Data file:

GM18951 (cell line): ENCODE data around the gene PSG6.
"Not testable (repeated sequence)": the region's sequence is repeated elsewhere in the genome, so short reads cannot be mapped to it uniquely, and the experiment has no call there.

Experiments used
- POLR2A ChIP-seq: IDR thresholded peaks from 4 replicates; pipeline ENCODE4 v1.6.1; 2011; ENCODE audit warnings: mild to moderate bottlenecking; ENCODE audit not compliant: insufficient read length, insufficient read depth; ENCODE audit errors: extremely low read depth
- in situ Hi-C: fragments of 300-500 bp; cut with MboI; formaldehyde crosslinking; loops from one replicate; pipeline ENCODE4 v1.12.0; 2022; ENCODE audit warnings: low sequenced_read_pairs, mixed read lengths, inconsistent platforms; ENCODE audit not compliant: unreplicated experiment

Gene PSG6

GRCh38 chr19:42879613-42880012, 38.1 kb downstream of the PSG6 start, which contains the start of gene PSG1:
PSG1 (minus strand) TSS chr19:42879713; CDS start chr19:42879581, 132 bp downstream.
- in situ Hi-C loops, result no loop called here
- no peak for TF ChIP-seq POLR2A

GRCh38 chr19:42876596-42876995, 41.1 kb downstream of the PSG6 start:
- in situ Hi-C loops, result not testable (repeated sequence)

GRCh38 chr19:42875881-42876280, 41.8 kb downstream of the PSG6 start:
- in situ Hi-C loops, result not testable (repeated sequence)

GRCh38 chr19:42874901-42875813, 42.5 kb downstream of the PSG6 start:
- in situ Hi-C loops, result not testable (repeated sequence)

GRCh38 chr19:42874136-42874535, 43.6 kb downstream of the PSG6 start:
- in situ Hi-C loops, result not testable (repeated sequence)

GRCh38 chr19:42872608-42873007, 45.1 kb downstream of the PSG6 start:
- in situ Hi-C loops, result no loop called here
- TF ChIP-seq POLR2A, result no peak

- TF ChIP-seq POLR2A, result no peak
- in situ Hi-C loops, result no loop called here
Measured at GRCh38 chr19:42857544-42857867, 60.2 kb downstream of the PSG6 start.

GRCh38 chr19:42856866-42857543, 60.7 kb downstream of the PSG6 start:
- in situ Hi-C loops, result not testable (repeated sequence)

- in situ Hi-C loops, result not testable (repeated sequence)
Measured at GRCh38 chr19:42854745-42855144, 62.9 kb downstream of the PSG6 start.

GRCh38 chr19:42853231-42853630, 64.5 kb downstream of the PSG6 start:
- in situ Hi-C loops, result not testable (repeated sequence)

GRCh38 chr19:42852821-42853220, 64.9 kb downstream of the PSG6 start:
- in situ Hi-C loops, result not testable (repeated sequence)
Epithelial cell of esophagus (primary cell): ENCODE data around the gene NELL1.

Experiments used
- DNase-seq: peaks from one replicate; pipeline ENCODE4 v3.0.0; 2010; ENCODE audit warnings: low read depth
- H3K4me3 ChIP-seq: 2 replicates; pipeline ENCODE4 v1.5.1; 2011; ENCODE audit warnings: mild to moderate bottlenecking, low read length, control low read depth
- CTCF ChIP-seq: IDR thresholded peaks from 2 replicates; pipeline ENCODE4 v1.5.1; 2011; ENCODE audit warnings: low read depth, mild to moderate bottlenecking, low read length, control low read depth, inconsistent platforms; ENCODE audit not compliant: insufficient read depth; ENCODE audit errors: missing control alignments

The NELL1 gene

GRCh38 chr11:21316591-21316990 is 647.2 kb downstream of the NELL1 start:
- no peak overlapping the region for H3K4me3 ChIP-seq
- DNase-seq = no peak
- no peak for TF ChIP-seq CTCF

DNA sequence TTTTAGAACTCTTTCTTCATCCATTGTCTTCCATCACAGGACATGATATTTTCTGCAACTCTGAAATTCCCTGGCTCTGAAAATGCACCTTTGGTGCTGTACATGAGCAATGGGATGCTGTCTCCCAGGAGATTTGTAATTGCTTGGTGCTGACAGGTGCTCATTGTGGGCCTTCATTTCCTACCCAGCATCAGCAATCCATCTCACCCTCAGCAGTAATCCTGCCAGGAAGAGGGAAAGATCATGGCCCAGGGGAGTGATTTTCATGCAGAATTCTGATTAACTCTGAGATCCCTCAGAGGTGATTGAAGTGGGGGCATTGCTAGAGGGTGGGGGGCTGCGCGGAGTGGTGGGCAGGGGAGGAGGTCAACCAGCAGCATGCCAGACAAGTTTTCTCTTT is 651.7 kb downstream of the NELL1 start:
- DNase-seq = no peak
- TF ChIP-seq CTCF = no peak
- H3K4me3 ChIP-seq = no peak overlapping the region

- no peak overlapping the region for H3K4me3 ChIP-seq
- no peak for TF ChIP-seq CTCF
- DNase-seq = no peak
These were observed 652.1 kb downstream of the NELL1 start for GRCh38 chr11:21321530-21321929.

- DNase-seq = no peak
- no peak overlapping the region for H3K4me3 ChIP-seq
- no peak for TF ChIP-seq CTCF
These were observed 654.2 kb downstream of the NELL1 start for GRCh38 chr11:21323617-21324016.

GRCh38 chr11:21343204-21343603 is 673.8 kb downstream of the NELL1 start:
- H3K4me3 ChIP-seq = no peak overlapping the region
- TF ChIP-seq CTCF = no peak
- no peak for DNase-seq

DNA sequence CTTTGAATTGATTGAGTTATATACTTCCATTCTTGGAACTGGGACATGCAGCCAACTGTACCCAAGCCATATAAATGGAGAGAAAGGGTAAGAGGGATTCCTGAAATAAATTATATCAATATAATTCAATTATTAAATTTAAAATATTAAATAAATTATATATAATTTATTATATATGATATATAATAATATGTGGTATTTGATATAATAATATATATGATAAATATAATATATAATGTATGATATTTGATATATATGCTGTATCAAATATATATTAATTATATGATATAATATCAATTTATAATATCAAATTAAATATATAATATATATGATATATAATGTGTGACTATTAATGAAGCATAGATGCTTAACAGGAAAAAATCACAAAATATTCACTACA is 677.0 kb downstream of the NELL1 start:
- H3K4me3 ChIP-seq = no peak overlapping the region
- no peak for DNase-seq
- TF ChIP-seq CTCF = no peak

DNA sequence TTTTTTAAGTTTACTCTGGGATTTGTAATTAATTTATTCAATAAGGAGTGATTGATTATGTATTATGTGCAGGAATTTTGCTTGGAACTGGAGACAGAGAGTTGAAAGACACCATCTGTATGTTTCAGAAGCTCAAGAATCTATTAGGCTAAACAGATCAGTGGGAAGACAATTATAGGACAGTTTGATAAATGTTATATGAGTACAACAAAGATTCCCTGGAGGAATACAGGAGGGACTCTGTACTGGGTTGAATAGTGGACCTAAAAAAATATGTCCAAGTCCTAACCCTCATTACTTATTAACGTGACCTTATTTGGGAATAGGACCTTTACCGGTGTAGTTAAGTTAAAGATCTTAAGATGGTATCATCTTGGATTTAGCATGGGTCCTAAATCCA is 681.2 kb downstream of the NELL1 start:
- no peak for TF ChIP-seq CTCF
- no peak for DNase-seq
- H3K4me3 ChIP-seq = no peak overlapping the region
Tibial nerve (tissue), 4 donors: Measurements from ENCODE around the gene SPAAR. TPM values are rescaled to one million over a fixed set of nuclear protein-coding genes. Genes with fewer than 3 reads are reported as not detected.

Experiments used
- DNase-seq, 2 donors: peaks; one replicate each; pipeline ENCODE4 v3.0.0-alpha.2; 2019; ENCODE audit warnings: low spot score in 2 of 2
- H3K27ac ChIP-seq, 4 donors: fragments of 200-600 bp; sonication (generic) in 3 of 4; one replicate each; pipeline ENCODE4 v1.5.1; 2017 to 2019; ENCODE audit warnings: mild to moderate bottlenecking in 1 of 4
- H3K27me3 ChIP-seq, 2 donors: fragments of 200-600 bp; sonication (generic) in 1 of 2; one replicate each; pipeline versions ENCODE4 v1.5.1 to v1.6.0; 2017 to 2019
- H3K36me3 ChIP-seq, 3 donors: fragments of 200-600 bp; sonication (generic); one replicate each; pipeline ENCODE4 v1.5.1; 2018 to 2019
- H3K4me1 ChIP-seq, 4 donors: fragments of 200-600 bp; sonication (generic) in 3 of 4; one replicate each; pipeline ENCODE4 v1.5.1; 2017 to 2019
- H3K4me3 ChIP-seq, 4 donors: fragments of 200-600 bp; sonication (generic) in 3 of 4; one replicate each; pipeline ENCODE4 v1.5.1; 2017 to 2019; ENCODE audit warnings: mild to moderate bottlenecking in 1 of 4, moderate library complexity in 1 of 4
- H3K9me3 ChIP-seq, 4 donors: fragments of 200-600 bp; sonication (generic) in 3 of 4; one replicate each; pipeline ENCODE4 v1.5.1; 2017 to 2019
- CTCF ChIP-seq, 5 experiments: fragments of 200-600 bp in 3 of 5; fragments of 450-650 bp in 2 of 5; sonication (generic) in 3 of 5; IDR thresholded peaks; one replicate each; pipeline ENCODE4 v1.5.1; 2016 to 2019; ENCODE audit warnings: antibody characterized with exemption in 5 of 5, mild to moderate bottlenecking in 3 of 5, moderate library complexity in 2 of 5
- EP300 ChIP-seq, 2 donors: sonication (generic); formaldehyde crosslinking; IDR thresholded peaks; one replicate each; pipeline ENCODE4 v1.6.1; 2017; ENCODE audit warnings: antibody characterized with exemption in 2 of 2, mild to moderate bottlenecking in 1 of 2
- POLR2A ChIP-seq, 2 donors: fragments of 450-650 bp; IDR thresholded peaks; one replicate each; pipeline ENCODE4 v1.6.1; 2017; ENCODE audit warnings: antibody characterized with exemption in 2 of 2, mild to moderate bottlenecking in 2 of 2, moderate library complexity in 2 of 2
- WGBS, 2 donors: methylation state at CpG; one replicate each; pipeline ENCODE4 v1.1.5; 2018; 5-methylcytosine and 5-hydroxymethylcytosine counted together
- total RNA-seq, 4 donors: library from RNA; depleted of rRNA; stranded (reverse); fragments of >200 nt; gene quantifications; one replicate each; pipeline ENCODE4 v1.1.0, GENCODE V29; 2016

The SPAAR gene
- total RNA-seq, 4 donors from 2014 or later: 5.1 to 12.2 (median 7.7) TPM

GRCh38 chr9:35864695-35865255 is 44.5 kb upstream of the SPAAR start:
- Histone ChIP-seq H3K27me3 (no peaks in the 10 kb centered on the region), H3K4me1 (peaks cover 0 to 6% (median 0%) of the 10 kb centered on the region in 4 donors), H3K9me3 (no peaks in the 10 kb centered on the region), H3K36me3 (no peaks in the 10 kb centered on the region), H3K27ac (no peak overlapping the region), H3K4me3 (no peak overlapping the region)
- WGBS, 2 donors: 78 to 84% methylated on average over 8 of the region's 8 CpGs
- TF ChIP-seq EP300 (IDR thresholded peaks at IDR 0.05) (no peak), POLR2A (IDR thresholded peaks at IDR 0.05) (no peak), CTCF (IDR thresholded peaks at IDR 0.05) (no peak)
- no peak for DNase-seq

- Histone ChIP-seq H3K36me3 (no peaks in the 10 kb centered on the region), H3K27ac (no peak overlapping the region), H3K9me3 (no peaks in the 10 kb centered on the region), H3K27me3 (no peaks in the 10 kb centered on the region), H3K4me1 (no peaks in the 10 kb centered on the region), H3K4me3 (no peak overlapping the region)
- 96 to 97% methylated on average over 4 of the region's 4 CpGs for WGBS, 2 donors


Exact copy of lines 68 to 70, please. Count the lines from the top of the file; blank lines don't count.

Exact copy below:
Experiments used
- DNase-seq, 2 donors: peaks; one replicate each; pipeline ENCODE4 v3.0.0-alpha.2; 2019; ENCODE audit warnings: low spot score in 2 of 2
- H3K27ac ChIP-seq, 4 donors: fragments of 200-600 bp; sonication (generic) in 3 of 4; one replicate each; pipeline ENCODE4 v1.5.1; 2017 to 2019; ENCODE audit warnings: mild to moderate bottlenecking in 1 of 4